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Original research
Scoping and testing rural acute care at home: a simulation analysis
  1. David M Levine1,2,3,
  2. Meghna P Desai3,
  3. Joseph B Ross3,
  4. Natalie Como4,
  5. Steve Holley5
  1. 1 Division of General Internal Medicine and Primary Care, Brigham and Women's Hospital, Boston, Massachusetts, USA
  2. 2 Harvard Medical School, Boston, Massachusetts, USA
  3. 3 Ariadne Labs, Boston, Massachusetts, USA
  4. 4 University of Utah Health, Salt Lake City, Utah, USA
  5. 5 Utah Valley University, Orem, Utah, USA
  1. Correspondence to Dr David M Levine, Brigham and Women's Hospital, Boston, Massachusetts, USA; dmlevine{at}bwh.harvard.edu

Abstract

Purpose Hospital-level care provided at home improves patient outcomes, yet nearly all programmes function in urban environments. It remains unknown whether rural home hospital care can be feasibly delivered.

Methods Based on prior stakeholder learning and detailed landscape analyses of various rural areas across the country, we re-engineered the workflows, personnel and technology needed to respond to many of the challenges of delivering acute care in rural homes. We performed a preliminary ‘mock admission’ in a simulation laboratory with actor feedback, followed by mock admissions in rural homes in Utah of chronically ill patients who feigned acute illness. We employed rapid cycle feedback from clinicians, patients and their caregivers and qualitative analysis of participant feedback.

Findings Following rapid cycle feedback in the simulation laboratory and rural homes, mock admission, daily rounds and discharge were successfully conducted. Technology performed to laboratory-determined specifications but presented challenges. Patients noted significant comfort with and preference for rural home hospital care, while clinicians also preferred the model with the caveat that proper patient selection was paramount. Patients and clinicians perceived rural home hospital as safe. Clinicians noted rural home hospital workflows were feasible after streamlining remote and in-home roles.

Conclusions Rural home hospital care is technically feasible, well-received and desired. It requires testing with acutely ill adults in rural settings.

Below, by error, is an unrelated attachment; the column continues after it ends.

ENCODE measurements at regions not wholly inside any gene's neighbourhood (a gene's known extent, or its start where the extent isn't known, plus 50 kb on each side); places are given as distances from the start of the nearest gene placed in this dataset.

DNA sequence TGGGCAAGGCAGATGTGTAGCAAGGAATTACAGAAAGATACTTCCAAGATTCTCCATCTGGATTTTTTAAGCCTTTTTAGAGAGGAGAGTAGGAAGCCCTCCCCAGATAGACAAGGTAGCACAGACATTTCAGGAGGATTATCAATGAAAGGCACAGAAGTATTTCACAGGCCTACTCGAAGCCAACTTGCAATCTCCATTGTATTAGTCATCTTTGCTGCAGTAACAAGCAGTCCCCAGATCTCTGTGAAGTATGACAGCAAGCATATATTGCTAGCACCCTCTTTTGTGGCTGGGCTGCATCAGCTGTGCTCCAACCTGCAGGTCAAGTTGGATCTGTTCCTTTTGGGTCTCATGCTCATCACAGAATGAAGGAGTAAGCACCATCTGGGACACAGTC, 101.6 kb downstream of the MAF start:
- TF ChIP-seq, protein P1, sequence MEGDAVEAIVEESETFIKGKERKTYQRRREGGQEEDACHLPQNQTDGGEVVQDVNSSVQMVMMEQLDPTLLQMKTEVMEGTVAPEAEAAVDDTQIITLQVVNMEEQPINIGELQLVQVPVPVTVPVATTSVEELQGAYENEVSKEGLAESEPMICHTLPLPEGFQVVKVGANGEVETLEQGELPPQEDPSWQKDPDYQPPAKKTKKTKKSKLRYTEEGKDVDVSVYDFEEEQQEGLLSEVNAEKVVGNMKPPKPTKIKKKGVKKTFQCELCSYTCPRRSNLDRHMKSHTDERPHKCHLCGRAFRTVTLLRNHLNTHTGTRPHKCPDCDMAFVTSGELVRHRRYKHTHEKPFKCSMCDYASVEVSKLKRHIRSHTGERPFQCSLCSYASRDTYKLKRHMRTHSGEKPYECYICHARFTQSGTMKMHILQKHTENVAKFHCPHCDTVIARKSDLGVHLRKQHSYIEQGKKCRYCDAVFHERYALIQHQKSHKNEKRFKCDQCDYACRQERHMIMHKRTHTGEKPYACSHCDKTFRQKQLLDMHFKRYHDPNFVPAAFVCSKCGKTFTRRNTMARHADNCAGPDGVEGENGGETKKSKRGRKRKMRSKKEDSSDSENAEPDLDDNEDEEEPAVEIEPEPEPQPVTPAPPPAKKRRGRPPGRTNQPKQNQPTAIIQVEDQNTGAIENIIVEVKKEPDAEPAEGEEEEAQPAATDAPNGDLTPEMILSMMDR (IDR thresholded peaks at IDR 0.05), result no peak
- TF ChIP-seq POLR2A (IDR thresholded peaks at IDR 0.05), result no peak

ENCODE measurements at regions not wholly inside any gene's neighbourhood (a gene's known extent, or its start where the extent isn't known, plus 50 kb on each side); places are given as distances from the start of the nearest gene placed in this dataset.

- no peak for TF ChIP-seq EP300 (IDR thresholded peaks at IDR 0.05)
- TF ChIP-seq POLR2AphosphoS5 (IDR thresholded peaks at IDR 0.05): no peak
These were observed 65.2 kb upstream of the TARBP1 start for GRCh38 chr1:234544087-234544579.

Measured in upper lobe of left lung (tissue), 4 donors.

• delivery of health care
  • hospital medicine
  • health services research

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Footnotes

  • Twitter @davidlevinemd

  • Contributors DML, JBR, MPD: substantial contributions to the conception or design of the work; or the acquisition, analysis, or interpretation of data for the work; and drafting the work or revising it critically for important intellectual content; and final approval of the version to be published; and agreement to be accountable for all aspects of the work in ensuring that questions related to the accuracy or integrity of any part of the work are appropriately investigated and resolved. NC: the acquisition, analysis, or interpretation of data for the work; and drafting the work or revising it critically for important intellectual content; and final approval of the version to be published; and agreement to be accountable for all aspects of the work in ensuring that questions related to the accuracy or integrity of any part of the work are appropriately investigated and resolved. SH: the acquisition, analysis or interpretation of data for the work; and drafting the work or revising it critically for important intellectual content; and final approval of the version to be published; and agreement to be accountable for all aspects of the work in ensuring that questions related to the accuracy or integrity of any part of the work are appropriately investigated and resolved.

  • Funding This work was supported by an Ariadne Labs Spark Grant, Boston, MA.

  • Competing interests DML receives funding from Biofourmis for an investigator-initiated artificial intelligence study on deterioration of home hospital patients.

  • Provenance and peer review Not commissioned; externally peer reviewed.

  • Supplemental material This content has been supplied by the author(s). It has not been vetted by BMJ Publishing Group Limited (BMJ) and may not have been peer-reviewed. Any opinions or recommendations discussed are solely those of the author(s) and are not endorsed by BMJ. BMJ disclaims all liability and responsibility arising from any reliance placed on the content. Where the content includes any translated material, BMJ does not warrant the accuracy and reliability of the translations (including but not limited to local regulations, clinical guidelines, terminology, drug names and drug dosages), and is not responsible for any error and/or omissions arising from translation and adaptation or otherwise.

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